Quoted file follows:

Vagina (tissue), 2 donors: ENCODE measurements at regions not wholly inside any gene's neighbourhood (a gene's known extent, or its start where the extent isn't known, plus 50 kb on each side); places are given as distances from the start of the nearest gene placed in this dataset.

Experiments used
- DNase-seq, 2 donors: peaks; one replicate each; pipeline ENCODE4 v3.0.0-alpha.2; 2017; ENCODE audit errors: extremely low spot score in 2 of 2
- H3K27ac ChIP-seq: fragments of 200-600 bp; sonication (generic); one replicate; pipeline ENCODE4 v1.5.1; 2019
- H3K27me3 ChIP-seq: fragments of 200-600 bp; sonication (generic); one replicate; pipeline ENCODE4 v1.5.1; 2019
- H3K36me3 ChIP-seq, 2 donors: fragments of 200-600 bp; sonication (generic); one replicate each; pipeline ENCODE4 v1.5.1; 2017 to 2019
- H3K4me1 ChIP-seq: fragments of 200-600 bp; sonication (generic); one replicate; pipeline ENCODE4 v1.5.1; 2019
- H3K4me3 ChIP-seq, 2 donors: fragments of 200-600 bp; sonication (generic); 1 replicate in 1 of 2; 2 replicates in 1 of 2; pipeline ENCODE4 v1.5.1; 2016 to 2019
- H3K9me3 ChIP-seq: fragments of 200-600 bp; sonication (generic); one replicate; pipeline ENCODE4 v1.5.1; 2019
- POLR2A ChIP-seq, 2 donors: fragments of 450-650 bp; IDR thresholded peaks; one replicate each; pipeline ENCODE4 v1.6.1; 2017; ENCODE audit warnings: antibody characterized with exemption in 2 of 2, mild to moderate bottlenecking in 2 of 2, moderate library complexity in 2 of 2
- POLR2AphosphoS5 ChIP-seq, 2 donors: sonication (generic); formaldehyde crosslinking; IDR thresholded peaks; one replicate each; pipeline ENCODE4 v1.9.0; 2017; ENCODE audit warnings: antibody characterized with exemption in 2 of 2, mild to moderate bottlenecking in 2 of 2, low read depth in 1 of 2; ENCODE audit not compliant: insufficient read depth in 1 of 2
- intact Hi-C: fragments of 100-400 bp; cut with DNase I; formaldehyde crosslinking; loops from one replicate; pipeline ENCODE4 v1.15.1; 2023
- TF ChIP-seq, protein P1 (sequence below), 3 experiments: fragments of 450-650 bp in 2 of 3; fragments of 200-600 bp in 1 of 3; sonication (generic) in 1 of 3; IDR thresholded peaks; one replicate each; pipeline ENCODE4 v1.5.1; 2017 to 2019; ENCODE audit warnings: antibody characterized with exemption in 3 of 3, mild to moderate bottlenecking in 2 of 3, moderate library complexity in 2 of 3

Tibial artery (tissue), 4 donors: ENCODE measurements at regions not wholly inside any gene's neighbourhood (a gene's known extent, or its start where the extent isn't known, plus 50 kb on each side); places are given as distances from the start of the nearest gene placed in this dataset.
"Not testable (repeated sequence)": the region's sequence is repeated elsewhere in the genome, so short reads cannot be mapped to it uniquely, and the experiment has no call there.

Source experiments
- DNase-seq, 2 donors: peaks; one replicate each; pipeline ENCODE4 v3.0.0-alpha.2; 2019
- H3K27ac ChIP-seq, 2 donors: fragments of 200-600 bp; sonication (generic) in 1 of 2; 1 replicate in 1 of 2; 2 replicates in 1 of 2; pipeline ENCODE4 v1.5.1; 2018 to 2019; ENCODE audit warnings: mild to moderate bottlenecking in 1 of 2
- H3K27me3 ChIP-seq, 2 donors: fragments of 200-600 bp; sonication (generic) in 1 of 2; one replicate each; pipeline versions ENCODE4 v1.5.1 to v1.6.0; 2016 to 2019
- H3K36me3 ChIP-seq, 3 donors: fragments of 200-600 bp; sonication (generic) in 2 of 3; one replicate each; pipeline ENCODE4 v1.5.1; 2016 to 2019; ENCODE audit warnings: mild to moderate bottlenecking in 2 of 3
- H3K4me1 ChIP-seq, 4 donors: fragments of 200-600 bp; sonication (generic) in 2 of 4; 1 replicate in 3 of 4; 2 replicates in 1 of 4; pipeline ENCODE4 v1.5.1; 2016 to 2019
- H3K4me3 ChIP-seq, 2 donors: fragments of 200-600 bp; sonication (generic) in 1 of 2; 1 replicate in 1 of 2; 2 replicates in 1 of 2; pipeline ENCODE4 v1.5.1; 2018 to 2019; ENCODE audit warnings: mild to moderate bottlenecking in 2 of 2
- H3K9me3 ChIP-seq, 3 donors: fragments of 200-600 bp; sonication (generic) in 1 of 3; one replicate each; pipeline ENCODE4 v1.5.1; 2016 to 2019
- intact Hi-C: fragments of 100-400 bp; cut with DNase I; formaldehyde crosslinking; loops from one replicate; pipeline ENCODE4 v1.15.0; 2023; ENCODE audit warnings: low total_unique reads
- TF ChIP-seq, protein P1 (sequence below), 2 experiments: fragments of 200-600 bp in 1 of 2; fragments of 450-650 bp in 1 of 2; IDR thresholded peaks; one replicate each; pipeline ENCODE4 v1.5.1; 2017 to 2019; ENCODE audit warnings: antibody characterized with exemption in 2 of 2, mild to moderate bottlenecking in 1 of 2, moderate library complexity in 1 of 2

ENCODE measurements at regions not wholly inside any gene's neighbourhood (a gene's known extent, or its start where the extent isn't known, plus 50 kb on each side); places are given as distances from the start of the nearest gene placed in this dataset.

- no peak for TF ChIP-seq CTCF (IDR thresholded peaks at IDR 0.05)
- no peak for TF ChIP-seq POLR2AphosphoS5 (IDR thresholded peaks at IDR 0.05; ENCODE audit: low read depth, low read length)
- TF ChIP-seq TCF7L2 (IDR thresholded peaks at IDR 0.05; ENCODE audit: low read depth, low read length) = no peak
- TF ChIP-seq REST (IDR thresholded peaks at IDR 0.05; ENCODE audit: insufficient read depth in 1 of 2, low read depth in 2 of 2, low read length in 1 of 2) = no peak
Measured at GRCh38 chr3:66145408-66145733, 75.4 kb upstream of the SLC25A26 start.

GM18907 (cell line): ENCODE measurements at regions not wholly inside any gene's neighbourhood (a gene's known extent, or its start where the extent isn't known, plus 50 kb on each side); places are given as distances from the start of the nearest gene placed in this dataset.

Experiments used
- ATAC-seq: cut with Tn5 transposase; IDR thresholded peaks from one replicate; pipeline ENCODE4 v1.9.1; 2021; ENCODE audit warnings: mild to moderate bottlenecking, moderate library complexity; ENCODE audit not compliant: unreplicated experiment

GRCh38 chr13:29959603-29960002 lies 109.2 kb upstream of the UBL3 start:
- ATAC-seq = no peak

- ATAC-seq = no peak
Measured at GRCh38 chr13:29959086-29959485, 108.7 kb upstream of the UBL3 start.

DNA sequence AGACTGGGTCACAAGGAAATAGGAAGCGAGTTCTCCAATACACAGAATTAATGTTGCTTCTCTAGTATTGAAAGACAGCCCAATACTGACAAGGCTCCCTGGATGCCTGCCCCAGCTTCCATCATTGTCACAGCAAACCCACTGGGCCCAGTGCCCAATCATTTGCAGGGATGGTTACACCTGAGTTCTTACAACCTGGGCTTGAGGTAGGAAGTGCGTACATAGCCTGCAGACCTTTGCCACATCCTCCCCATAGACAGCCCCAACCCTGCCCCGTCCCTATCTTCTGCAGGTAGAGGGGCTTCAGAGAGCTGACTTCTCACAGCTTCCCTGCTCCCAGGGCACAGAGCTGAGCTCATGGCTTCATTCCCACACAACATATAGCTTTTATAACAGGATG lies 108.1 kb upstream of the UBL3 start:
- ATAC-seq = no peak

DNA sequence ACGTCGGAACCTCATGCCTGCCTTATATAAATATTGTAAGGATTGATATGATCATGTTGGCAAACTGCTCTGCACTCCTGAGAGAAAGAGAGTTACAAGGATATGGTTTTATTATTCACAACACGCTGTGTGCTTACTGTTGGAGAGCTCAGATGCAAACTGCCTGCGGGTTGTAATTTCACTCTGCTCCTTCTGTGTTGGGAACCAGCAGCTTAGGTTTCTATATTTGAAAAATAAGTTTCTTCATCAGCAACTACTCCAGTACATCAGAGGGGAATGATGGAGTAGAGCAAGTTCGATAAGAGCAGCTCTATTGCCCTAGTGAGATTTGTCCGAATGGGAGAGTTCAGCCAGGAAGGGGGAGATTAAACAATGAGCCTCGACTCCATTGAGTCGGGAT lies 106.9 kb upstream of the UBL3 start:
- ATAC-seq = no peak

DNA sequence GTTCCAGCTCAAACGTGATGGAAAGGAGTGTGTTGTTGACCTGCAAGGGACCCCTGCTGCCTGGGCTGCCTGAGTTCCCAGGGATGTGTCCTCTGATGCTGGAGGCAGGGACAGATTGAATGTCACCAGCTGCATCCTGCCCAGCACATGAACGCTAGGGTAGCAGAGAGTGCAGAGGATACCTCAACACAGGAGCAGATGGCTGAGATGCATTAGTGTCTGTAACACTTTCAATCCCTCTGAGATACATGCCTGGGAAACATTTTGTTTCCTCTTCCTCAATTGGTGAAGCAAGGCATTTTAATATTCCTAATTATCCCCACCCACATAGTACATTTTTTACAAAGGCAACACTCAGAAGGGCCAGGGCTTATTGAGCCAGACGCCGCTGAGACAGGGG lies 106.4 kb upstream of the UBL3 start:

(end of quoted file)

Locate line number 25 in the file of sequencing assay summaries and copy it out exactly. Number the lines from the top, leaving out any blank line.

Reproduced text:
- TF ChIP-seq, protein P1 (sequence below), 2 experiments: fragments of 200-600 bp in 1 of 2; fragments of 450-650 bp in 1 of 2; IDR thresholded peaks; one replicate each; pipeline ENCODE4 v1.5.1; 2017 to 2019; ENCODE audit warnings: antibody characterized with exemption in 2 of 2, mild to moderate bottlenecking in 1 of 2, moderate library complexity in 1 of 2